BY LEGS MCNEIL AND GILLIAN MCCAIN
VIA Literary Hub
The Original Chroniclers of Punk on How They Did It
When Jean Stein and George Plimpton began compiling their book American Journey: The Times of Robert Kennedy, using the oral history format, little did they realize that they were inventing a revolutionary new literary genre that, ten years later, would land them on the best-seller list.
Stein and Plimpton’s masterpiece, Edie: American Girl, published in 1982 perfected, if not invented, the narrative oral history genre. In these times when the term “oral history” is used to define anything from a single, edited interview to a collection of interviews published as an anthology, we decided to clarify our definition of the “narrative oral history.” For the record, when we use this term, we mean a book of edited passages from a collection of interviews and additional texts that are tightly woven together into an accurate chronology, creating a carefully crafted narrative. Stein says it best in the introduction to The Times of Robert Kennedy, where she uses the term “oral narrative” to describe their book, adding that, “Oral history has been largely thought of as the collecting of interview transcripts for storage in archives in order to provide historians with research material. Somewhat less common is the use of interview transcripts as a literary form, in which the raw transcripts are edited, arranged, and allowed to stand for themselves, without the intervention by the historian.”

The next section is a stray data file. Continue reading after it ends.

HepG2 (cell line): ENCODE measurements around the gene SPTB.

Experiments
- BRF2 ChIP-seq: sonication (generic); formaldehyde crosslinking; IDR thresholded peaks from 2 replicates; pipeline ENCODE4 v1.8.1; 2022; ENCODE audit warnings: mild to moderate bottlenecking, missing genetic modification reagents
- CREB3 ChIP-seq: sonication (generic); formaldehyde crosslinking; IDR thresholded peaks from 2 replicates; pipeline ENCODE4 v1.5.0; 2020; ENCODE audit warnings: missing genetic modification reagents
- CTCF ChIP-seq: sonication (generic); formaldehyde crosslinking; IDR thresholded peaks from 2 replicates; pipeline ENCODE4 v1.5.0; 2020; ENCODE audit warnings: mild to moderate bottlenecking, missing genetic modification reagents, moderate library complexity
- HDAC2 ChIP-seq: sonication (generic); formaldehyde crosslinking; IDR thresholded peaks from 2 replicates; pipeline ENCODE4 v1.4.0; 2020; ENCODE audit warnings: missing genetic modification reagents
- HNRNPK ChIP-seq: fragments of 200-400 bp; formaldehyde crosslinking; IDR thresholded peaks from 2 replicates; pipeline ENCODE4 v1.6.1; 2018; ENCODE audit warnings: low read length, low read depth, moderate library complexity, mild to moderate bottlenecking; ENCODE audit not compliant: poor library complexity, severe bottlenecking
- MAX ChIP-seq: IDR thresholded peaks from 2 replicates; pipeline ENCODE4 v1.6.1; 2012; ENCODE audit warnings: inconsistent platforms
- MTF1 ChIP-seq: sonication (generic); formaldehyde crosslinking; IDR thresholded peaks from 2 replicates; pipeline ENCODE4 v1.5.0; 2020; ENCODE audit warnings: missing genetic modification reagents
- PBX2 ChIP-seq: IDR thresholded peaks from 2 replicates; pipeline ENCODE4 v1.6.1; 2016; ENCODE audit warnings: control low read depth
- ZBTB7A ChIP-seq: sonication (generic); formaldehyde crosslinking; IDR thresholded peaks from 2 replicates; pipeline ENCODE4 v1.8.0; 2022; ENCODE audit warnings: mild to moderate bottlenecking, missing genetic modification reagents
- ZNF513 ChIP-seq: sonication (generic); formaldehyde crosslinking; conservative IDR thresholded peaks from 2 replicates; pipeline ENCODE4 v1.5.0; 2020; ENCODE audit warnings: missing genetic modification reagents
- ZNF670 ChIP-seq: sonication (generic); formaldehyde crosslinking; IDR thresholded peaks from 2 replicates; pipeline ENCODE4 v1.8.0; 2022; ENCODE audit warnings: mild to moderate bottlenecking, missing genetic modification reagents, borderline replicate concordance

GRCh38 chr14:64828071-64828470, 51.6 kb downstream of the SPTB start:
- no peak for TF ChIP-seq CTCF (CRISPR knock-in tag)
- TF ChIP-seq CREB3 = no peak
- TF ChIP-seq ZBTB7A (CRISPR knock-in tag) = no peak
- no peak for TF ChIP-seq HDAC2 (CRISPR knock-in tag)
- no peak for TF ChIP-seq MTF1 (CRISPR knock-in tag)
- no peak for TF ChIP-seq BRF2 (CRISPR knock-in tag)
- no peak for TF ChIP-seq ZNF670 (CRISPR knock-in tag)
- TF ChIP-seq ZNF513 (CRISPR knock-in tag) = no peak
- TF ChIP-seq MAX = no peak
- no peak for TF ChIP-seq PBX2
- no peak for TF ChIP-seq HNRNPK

Stein and Plimpton chose their subject well. Not only was Edie Sedgwick a relatively forgotten celebrity when their book was first published, but Edie: American Girl shed new light on a chaotic period of American history with a radical new literary format that inspired Norman Mailer to declare, “This is the book of the Sixties that we have been waiting for.”
The narrative oral history format was generally ignored until Please Kill Me: The Uncensored Oral History of Punk was published more than a decade later. Since publishing our book in 1996, the oral history genre has exploded. In this essay we attempt to clarify the intuitive rules that we adhered to, in order to explain why the narrative oral history format is such a delicate beast—and how the format is compromised when these rules are breached.
READ MORE AT: Six Rules for Creating an Oral History | Literary Hub